Grace Fellowship has followed an alternative path

February 27, 2013 

WARNER ROBINS -- What Bruce Brookshire had in mind for Grace Fellowship when it began eight years ago this Easter and what it is today are somewhat different.

But Brookshire, the church’s pastor, said that’s a good thing.

“I was Episcopalian and served as an Episcopalian lay minister,” he said. “The Episcopal Church has a very strict distinction between clergy and laity, and I had gone as far as a lay minister can go. I had a real desire to reach my peers, but most of them found going to my church too liturgical, too rigid and restrained for them. I was looking for another way to reach out.”

Brookshire said his peers included working musicians, bartenders, waitresses, bikers and others who tended to work or be active late nights and found it hard to make early morning services, especially formal ones.

Brookshire himself had been a working and touring musician since the 1970s, most prominently as leader of the band Doc Holliday which recorded numerous albums with A&M Records and other labels. It also included years of drug use before he said he turned to God and ministry. He still tours occasionally and plays frequently at area restaurants.

“I went to my priest and started talking about a nightly fellowship within the church along these lines, but as we planned out the nuts and bolts I realized pretty quickly it wasn’t going to work.”

Attempts at creating a workable service and attempts by Brookshire to become an ordained priest fell through. Brookshire, a 1972 graduate of Warner Robins High School, said he did earn a ministerial diploma equivalent to a Bible college degree from the Episcopal-related Sewanee: The University of South based in Tennessee. His degree was done through local priests and mentors. He is now working online toward a counseling degree through Louisiana Baptist University of Shreveport.

Conversations with musician-friend Larry Howard, a former guitarist-vocalist for the band Grinderswitch who had become a minister and Christian recording artist, helped Brookshire decide to go a different direction. He and Grace Fellowship came under the wings of Evangel Fellowship International, a loose organization of ministers and churches based in Conway, S.C.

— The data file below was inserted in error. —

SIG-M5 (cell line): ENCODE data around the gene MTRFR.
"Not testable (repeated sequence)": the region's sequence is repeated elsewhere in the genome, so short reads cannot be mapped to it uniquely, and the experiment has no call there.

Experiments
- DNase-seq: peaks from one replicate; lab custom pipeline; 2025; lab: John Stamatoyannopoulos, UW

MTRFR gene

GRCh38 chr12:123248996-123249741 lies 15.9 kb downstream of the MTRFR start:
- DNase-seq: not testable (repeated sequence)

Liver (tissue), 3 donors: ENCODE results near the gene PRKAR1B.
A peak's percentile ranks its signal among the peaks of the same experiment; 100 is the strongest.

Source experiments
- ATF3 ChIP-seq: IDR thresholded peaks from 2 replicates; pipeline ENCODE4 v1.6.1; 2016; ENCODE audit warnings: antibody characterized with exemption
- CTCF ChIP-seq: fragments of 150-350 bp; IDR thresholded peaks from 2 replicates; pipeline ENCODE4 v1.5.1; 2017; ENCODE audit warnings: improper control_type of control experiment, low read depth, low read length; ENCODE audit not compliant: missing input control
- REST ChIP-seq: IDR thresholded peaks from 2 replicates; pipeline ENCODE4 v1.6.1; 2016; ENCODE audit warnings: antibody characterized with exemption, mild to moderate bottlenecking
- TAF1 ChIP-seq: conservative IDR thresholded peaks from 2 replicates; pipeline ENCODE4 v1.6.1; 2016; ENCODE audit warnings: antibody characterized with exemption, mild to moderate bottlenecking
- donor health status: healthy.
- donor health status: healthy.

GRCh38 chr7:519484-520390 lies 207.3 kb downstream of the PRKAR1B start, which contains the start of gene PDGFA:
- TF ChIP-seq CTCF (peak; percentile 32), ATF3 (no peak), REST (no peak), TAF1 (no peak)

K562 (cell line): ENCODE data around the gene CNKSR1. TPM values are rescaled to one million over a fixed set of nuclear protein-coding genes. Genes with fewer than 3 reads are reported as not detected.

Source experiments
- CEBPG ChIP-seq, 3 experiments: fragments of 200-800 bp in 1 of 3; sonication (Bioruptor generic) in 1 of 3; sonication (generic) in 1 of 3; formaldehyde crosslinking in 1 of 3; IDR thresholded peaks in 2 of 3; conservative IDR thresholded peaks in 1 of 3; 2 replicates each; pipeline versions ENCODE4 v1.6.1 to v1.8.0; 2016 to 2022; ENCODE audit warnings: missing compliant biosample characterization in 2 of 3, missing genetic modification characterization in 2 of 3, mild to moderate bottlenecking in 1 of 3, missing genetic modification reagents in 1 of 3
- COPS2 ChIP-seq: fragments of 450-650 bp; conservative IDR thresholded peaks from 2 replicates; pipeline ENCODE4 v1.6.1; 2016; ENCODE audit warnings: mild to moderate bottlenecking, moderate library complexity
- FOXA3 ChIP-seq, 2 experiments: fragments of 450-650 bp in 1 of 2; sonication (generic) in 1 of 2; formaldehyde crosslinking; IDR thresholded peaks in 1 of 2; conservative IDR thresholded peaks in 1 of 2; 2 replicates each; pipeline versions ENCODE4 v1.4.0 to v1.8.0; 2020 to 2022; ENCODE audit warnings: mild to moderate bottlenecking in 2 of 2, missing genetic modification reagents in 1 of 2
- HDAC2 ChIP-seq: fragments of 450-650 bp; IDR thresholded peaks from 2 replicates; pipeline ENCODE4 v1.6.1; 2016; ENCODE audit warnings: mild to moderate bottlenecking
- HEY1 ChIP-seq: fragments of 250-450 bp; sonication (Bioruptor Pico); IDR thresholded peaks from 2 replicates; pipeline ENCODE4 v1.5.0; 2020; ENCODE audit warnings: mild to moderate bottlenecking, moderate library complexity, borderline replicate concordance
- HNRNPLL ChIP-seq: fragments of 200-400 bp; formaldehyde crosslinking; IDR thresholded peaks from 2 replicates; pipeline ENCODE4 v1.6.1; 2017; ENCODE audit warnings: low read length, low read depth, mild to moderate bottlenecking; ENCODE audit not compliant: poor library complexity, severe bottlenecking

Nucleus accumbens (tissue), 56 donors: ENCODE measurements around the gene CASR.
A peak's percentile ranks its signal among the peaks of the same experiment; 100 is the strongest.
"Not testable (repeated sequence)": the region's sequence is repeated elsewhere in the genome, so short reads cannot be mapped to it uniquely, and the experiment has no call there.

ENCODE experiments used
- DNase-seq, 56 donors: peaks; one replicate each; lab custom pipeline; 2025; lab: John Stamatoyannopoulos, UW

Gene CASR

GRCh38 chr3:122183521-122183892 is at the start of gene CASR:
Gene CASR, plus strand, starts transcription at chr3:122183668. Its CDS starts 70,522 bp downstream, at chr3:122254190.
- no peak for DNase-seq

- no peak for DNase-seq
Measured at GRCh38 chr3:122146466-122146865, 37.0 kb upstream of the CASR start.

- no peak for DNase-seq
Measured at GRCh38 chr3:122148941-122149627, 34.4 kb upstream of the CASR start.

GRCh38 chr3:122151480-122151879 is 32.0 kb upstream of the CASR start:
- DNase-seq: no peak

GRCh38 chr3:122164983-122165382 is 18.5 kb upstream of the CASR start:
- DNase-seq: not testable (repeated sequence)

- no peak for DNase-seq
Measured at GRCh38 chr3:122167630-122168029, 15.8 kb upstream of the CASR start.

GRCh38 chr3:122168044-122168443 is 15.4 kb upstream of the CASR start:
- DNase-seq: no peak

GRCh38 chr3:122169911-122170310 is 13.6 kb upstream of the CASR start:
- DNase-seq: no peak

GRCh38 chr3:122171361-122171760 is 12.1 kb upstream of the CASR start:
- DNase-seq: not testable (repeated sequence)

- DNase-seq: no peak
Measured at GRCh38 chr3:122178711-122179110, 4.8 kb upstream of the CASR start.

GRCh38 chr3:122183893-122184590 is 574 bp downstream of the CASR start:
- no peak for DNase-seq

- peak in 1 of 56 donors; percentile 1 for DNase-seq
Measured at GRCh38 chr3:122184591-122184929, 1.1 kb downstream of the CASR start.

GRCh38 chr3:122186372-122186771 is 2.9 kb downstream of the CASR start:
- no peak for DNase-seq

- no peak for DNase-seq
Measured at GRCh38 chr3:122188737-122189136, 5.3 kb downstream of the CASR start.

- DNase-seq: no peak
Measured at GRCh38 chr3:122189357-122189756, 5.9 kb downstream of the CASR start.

“Over time, my idea of who would be coming to Grace changed, too,” Brookshire said. “My vision for musicians and bartenders was replaced by who God actually sent us, mainly people who had been turned off by other churches, not given a welcome, people on small or fixed incomes who feel they don’t have enough money to be accepted in some churches and even people who simply don’t like crowds. People don’t choose to come here because we’re cool. They come because of being almost instantly loved and supported -- not smothered but supported. We have very few rules.”

Brookshire said the church has orderly but participatory worship and that the rule about not having drinks in the condominium clubhouse/sanctuary is typically broken every week -- by him and his cup of coffee.

The small church, which calls itself a transdenominational community of faith, has gratefully met in the Westcliff clubhouse from its beginning.

“Our food pantry is one of the few in Middle Georgia that doesn’t require any ID or paperwork and doesn’t really have specific hours,” he said. “When you need food, you need food.”

Other ministries of the church include a children’s program during services, a prayer group, clothes and household items available through the year and at an annual koinonia festival, hygiene kits prepared for homeless and street ministries, and even prayers for pets.

“I think every church is in a sense an emergency room,” Brookshire said. “People are needy whether they realize it or not, and it’s not just money-wise. I feel worship is something we draw strength and energy from to get us through the week. We need to be mindful of the Gospel and living it out at all times without a Sunday behavior and a different Monday behavior.”

Brookshire said he doesn’t consider himself liberal or conservative in his teaching and preaching but rather tries to teach the Bible and present various views and let people find their own theology.

“Among our values is a hands-on-the-Bible approach,” he said. “We want everyone reading the Bible and seeing for themselves what it says. We’re culturally diverse. Everybody is welcome and can come as they are, casual or dressed up. There’s always an empty chair and a welcome. It’s the Gospel that binds us together and not our life situation. We have mothers, single mothers and grandmothers all bound together not by class or the lack of it but by the Gospel. I want to take the fear out of going to church. If you’re a grumpy person, just come be the best grumpy person you can be. All are welcome wherever they are along their path in God.”

Brookshire has one grown daughter. He and his wife, Lisa, serve together along with others as part of the church’s worship team.

Contact Michael W. Pannell at mwpannell@gmail.com.

The Telegraph is pleased to provide this opportunity to share information, experiences and observations about what's in the news. Some of the comments may be reprinted elsewhere in the site or in the newspaper. We encourage lively, open debate on the issues of the day, and ask that you refrain from profanity, hate speech, personal comments and remarks that are off point. Thank you for taking the time to offer your thoughts.

Commenting FAQs | Terms of Service